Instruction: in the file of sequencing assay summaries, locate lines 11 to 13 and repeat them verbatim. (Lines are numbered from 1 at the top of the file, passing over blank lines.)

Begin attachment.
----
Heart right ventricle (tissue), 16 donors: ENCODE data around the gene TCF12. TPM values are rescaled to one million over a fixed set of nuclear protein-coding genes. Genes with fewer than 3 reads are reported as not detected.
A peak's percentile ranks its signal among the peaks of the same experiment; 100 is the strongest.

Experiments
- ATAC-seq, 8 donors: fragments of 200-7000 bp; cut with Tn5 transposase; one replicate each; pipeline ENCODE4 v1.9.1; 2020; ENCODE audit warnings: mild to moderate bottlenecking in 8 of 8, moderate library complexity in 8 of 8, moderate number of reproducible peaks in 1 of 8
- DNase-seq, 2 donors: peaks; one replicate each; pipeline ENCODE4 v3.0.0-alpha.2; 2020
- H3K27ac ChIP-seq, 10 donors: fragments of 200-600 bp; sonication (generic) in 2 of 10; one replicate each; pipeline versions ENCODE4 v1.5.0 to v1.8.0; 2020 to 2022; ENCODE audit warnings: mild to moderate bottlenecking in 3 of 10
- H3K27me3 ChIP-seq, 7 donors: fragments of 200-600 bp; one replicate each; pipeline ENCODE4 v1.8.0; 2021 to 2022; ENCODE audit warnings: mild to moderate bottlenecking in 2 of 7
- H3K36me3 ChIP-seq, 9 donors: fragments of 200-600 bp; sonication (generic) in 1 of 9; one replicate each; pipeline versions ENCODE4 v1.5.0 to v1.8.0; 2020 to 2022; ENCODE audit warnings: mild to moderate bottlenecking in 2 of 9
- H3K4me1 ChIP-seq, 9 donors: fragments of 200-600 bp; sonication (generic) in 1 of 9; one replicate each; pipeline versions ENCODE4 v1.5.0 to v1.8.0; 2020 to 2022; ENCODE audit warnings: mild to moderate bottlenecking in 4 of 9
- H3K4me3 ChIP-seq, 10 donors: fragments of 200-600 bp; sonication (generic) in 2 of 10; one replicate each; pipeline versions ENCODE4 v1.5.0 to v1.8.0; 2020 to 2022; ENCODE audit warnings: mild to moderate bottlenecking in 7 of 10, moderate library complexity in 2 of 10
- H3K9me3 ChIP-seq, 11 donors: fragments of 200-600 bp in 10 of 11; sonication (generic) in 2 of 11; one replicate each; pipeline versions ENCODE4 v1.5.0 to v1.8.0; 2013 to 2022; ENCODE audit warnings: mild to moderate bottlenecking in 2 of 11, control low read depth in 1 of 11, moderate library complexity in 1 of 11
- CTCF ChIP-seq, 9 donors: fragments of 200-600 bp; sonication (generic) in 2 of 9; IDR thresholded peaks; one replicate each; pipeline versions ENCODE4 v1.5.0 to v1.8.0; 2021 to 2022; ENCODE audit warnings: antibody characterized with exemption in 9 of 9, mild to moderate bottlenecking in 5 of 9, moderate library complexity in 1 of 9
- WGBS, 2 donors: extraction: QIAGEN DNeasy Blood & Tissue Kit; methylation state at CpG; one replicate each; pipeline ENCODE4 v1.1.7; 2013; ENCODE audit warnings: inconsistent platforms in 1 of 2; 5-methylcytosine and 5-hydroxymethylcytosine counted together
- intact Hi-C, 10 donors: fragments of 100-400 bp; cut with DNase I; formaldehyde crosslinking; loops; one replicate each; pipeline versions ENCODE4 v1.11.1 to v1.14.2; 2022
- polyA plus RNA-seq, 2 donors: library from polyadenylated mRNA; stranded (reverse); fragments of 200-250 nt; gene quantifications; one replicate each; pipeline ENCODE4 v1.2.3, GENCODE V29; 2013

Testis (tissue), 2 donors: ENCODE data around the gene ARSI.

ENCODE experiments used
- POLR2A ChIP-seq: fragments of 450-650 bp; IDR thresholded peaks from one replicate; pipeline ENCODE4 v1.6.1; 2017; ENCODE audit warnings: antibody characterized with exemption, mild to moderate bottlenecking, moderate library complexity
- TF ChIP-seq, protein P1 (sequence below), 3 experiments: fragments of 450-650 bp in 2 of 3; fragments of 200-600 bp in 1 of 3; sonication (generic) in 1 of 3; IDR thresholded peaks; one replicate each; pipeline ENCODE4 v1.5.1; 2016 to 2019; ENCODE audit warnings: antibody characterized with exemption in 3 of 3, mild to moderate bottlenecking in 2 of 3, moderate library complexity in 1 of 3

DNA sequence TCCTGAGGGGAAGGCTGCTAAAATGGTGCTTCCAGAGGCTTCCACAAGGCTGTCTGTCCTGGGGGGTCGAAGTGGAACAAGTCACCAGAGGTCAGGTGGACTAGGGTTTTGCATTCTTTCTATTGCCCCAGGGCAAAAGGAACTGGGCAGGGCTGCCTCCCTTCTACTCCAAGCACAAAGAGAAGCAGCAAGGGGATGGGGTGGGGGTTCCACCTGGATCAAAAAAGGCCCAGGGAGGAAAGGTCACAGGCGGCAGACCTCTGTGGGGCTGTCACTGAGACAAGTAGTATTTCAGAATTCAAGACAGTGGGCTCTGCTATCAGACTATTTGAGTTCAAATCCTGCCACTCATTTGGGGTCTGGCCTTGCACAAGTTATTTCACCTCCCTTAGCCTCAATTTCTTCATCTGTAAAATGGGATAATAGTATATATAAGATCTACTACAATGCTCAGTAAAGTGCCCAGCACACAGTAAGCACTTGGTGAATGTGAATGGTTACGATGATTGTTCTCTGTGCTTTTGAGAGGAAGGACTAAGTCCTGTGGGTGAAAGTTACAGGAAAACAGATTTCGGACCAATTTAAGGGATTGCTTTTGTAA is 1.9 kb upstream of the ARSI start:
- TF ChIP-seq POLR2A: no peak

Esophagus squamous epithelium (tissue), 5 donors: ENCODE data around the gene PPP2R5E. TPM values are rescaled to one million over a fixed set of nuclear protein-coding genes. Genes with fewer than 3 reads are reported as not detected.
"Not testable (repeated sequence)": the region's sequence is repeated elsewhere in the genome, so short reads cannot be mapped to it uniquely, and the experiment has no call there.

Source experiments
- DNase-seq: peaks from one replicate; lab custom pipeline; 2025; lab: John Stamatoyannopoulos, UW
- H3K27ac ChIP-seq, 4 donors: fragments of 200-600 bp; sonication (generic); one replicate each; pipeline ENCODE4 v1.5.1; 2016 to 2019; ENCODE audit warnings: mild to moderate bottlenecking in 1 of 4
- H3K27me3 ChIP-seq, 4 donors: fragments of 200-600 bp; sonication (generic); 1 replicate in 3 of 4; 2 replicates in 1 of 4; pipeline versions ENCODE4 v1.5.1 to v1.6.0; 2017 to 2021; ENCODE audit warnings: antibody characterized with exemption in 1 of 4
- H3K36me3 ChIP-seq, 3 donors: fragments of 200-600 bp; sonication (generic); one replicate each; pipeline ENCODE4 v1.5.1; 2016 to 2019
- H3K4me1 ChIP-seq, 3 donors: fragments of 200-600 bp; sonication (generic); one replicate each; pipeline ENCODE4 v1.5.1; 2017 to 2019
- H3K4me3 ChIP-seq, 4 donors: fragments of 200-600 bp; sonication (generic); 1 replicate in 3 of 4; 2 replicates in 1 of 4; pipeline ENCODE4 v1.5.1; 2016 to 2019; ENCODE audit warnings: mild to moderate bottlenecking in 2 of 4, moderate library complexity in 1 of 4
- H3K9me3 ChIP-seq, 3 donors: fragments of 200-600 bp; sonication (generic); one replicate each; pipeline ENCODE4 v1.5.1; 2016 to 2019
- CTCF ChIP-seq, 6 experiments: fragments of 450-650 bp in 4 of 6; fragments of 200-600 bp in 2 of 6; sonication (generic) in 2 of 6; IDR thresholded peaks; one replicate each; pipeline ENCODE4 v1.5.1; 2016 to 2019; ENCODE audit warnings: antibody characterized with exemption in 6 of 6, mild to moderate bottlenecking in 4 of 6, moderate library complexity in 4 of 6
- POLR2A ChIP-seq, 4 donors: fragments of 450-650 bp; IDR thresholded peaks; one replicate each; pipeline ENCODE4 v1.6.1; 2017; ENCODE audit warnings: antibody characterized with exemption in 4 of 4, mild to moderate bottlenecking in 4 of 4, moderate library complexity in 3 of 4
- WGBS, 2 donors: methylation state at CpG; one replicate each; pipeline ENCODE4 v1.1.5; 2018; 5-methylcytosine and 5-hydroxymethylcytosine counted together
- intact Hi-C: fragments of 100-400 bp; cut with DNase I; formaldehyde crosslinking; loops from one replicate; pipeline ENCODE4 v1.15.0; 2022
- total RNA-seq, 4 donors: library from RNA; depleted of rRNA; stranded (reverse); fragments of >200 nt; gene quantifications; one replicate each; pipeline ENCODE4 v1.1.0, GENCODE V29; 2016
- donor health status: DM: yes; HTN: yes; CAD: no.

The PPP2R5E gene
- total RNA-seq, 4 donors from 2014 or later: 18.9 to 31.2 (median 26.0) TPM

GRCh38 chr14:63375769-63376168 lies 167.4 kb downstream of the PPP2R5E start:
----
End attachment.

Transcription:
- H3K9me3 ChIP-seq, 11 donors: fragments of 200-600 bp in 10 of 11; sonication (generic) in 2 of 11; one replicate each; pipeline versions ENCODE4 v1.5.0 to v1.8.0; 2013 to 2022; ENCODE audit warnings: mild to moderate bottlenecking in 2 of 11, control low read depth in 1 of 11, moderate library complexity in 1 of 11
- CTCF ChIP-seq, 9 donors: fragments of 200-600 bp; sonication (generic) in 2 of 9; IDR thresholded peaks; one replicate each; pipeline versions ENCODE4 v1.5.0 to v1.8.0; 2021 to 2022; ENCODE audit warnings: antibody characterized with exemption in 9 of 9, mild to moderate bottlenecking in 5 of 9, moderate library complexity in 1 of 9
- WGBS, 2 donors: extraction: QIAGEN DNeasy Blood & Tissue Kit; methylation state at CpG; one replicate each; pipeline ENCODE4 v1.1.7; 2013; ENCODE audit warnings: inconsistent platforms in 1 of 2; 5-methylcytosine and 5-hydroxymethylcytosine counted together